By Jacqueline Doyle.
“Where are these from?” my mother asks, reaching for another cookie. She’s had her silver-gray hair permed in honor of our visit, and she’s wearing brown polyester slacks and a coordinating gold and orange blouse. I suspect she rarely wears anything but dingy cotton housedresses when we’re not here. Even though she has two walk-in closets crammed with clothes, she prefers to save them for special occasions. She’s been sleeping a lot since my father died, complaining of colds and headaches, too tired to bother to get dressed.
“They’re from Panini’s. You know, the place where we had lunch?” I try again. “You know, the place where we had lunch today?” After a pause, “You know. The sandwich place. By Walgreen’s. Today.”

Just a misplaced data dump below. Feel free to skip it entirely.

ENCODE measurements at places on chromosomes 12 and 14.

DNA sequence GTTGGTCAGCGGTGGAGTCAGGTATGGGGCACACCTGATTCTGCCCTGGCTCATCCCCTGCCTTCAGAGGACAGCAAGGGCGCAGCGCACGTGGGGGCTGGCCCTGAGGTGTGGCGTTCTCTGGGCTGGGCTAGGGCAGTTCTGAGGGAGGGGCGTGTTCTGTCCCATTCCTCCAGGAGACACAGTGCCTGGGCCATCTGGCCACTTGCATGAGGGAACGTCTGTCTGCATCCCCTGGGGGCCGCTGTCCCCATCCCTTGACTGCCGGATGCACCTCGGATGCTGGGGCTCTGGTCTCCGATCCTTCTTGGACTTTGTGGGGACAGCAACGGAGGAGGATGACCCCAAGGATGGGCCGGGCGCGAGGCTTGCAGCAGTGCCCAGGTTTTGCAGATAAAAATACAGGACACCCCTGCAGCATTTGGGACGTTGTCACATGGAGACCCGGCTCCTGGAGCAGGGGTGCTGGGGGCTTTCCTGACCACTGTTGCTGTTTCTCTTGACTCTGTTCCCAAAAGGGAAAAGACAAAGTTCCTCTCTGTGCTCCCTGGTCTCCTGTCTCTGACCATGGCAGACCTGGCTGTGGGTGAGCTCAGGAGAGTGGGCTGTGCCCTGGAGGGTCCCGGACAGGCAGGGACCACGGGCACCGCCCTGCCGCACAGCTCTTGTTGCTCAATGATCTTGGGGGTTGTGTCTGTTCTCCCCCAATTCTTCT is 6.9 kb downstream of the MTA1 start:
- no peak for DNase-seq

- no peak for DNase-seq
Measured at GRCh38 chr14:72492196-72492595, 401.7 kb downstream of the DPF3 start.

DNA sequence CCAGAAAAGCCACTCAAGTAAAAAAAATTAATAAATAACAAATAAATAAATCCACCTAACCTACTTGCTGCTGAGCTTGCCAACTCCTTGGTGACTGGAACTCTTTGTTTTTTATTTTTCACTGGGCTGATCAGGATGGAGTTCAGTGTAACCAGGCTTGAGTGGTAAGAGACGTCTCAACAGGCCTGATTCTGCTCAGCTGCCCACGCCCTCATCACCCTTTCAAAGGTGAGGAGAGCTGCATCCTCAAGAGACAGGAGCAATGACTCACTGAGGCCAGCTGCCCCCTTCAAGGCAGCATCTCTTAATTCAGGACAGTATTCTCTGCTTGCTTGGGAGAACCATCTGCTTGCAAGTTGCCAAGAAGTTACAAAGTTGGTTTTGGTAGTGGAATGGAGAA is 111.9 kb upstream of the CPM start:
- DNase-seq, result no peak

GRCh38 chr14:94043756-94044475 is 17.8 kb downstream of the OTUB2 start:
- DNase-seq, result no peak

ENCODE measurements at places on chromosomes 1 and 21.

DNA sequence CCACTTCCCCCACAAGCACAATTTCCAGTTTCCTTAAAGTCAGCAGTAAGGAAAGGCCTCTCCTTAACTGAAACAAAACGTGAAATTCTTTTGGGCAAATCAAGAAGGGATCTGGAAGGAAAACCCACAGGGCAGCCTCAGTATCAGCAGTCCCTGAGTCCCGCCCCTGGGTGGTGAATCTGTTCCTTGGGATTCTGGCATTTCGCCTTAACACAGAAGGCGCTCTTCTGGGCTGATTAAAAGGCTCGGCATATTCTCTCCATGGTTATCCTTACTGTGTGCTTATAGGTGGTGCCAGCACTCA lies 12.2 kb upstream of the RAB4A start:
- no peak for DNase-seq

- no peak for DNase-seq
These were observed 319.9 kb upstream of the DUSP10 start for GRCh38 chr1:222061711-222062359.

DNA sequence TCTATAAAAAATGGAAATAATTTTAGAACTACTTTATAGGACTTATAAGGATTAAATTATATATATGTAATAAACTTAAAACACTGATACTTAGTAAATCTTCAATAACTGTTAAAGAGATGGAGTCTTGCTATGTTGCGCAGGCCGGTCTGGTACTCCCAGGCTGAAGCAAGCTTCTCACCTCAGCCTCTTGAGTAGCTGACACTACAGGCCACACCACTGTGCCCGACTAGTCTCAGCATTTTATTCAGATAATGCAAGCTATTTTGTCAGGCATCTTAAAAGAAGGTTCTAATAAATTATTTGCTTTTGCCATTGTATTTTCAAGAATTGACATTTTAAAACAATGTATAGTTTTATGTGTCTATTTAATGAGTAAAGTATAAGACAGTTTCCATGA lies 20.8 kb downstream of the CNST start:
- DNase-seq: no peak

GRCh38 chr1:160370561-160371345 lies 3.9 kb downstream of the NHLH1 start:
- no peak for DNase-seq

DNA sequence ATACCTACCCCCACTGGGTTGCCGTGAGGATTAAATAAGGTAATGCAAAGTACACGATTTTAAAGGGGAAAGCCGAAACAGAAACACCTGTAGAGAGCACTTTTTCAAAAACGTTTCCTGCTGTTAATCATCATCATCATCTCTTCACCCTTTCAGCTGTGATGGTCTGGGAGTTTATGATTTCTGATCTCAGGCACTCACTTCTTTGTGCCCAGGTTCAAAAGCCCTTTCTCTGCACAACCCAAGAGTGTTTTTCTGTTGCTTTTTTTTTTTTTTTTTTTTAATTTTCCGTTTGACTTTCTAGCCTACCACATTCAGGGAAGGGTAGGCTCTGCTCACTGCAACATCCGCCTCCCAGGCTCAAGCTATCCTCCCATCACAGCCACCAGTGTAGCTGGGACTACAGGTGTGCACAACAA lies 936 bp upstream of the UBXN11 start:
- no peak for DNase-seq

My mother stares at me. Wide-eyed. Blank.
“They’re good, aren’t they,” I say nervously, wondering whether my husband Steve and son Ben have noticed. Mom isn’t reacting to her lapse at all. But then she has always shifted quickly into denial when something uncomfortable comes up. I wonder how she’s managing to take her medications, pay her bills, how long she can get by like this.